The Bread Loaf School of English

 

Program Options

Students may attend Bread Loaf for one or more summers of continuing graduate education, or they may earn a degree over four to five summers. All applicants are held to the same admission standards, and all students must fulfill the same expectations in the classroom.

MA Program

The MA program aims to give students a broad familiarity with the fields of British, American, and world literature. To be eligible for admission, MA applicants must already hold a BA (in any discipline). The requirements are as follows:

  • Students must complete 10 units within a 10-year period, receiving a B- or better in each; no thesis is required for the degree.
  • Each candidate must complete the following distributional requirements (five total):

one unit from Group 2
one unit from Group 3
one unit from Group 4
one unit from Group 5
one additional unit from any of these groups.

The remaining five units required for the degree are electives and may come from any of
the six groups.

  • MA candidates admitted before 2013 have the option, instead, of taking the following distributional requirements (six total):

two units from Group 2
two units from Group 3
one unit from Group 4
one unit from Group 5

The remaining four units required for the degree are elective and may come from any of the six groups. Students selecting this option may request permission from the director to replace any one of the courses in the required group with an elective.

  • All MA candidates must attend the Vermont campus for at least one summer. We encourage students to attend as many campuses as possible, to take full advantage of the diversity of the campus and curricular offerings.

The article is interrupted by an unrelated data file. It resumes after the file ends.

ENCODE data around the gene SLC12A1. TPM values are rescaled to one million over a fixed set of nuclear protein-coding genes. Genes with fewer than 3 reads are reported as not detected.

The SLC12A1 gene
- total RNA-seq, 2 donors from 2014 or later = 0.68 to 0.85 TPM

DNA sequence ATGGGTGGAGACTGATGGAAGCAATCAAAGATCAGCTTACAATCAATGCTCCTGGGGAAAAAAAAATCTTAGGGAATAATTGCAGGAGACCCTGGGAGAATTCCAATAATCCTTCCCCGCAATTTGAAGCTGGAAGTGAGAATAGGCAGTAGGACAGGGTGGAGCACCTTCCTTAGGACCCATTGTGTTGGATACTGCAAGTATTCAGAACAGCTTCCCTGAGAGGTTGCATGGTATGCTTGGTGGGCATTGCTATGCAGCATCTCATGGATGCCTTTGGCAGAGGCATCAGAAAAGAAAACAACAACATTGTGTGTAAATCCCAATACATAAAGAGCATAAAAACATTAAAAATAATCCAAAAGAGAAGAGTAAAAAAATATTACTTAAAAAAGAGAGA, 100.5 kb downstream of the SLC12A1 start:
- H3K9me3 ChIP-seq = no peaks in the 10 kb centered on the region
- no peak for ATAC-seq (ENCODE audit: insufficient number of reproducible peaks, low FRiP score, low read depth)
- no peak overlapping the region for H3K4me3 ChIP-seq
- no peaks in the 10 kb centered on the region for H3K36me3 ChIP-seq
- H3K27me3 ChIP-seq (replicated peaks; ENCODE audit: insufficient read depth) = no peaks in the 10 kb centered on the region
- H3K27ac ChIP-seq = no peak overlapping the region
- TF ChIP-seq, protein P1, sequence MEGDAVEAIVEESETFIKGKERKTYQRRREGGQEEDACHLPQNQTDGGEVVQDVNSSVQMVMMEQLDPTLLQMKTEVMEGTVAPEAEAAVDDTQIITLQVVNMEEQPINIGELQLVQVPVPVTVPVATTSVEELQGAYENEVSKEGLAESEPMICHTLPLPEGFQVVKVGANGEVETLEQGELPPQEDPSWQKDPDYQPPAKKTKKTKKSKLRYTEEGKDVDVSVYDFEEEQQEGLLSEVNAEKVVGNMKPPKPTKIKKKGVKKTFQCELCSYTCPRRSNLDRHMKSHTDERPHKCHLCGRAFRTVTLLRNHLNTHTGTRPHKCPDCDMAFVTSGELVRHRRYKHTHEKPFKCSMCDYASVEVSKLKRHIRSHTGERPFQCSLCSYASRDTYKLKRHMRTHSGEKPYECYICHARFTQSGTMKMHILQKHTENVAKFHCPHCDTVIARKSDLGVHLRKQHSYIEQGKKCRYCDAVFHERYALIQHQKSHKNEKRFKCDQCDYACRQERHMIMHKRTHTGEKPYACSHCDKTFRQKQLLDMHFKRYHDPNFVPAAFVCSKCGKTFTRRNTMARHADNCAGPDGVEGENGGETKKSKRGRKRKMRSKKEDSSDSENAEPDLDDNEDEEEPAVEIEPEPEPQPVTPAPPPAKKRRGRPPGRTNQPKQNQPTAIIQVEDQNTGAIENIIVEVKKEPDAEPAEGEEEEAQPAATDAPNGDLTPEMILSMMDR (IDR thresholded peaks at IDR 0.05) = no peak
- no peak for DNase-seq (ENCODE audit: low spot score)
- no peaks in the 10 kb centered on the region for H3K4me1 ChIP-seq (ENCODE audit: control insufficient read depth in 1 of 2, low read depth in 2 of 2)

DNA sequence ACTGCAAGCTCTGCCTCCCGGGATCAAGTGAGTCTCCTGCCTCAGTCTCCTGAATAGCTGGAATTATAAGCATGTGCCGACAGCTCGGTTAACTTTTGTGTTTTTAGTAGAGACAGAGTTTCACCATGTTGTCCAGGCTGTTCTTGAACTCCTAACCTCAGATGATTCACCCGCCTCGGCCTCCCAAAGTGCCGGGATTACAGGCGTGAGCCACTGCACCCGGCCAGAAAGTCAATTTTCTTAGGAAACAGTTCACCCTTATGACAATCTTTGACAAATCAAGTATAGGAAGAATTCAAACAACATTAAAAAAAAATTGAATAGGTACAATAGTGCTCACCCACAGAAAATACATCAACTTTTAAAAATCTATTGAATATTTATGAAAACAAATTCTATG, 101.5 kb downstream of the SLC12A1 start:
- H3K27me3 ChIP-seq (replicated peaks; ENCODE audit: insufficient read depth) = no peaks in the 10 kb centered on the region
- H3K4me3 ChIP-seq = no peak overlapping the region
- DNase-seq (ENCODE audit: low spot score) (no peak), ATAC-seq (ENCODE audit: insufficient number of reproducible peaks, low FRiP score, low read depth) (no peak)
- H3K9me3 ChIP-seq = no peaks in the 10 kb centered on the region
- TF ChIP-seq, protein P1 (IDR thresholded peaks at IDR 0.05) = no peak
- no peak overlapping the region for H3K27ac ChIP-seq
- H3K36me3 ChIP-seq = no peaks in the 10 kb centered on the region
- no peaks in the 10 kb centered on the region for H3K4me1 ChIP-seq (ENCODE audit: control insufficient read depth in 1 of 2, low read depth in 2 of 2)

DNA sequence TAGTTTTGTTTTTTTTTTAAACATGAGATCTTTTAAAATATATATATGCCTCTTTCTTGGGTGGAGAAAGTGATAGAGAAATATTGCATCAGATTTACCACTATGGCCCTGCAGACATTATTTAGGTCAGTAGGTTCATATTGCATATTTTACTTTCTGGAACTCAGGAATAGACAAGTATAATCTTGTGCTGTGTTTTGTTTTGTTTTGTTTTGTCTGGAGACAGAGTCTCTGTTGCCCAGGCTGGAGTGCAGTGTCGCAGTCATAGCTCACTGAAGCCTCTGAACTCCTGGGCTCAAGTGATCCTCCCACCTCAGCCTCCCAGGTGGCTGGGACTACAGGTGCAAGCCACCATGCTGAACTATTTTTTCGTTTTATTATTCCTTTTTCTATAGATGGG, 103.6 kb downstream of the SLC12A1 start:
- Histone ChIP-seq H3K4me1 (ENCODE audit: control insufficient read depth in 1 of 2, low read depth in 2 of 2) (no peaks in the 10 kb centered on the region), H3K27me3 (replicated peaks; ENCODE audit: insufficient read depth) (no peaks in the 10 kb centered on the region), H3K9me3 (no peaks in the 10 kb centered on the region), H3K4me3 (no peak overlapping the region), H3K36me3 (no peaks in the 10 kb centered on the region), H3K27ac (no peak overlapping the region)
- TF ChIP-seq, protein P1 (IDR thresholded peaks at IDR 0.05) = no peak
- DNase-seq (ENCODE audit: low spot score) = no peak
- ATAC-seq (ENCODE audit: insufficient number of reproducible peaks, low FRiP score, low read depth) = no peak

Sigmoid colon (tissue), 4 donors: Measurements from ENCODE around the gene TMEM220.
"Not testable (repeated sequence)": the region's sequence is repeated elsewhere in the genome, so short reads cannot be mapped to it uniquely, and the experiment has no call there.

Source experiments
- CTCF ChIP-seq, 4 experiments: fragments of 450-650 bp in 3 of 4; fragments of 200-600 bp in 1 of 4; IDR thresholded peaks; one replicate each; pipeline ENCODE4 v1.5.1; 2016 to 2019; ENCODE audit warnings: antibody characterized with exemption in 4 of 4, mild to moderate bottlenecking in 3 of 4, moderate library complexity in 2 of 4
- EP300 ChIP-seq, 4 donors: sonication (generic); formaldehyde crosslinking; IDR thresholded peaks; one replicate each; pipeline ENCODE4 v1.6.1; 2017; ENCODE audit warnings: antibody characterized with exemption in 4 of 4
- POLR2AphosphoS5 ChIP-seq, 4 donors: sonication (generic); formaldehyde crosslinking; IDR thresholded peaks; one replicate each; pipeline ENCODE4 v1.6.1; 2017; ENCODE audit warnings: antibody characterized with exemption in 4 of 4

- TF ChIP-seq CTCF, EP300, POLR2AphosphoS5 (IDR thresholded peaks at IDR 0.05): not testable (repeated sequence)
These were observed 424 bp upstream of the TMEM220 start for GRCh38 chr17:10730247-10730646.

MLitt Program

The MLitt program enables students to achieve mastery in a field of specialization within the fields of literature, pedagogy, creative writing, or theater arts. To be eligible for admission, MLitt applicants must hold a BA in any discipline and an MA in English.

We have roughly 25 students in the MLitt program in any given year. Faculty may be asked to serve on one or more MLitt examining committees during the summer. While the coherence of an MLitt program depends on the connections that the degree candidate makes among his or her classes, within a class MLitt students are like any other students: that is, they must fulfill the specific requirements demanded by the course. Where possible and appropriate, they may ask to pursue work that brings other parts of their program to bear on class assignments, but faculty must decide if such work suits the goals of the course.

The requirements are as follows:

  • To earn an MLitt degree, students must complete 10 units within a 10-year period, receiving a B- or better in each.
  • During the first summer, MLitt candidates will design a specialized program of study in the field of literature, pedagogy, creative writing, theater arts, or some combination of two, in consultation with Bread Loaf’s associate director. Seven of the required 10 units must be in that field.
  • In the final summer, degree candidates must either take a comprehensive examination or produce a final project to qualify for the degree. In both cases, two Bread Loaf faculty, appointed by the associate director, will serve as the examining committee.
  • All MLitt students must attend the Vermont campus for at least one summer. We encourage students to attend as many campuses as possible, to take full advantage of the diversity of the campus and curricular offerings.

MLitt examination

The MLitt examination is appropriate for students pursuing a literary/critical concentration.

  • The MLitt. examination consists of two parts: a written component (which the examinee has 24 hours to complete) and a one-hour oral follow-up. In consultation with the examiners, students will schedule both parts of the exam, all of which needs to be completed by the fifth week of the session. The examining committee will submit the written examination to the campus office (with a cc to Elaine Lathrop), at least two days before the examination is to be held; electronic copy preferred. The office will distribute and monitor the written exam to make sure the student completes the work within the appropriate time span and will route the completed examination paper to the committee.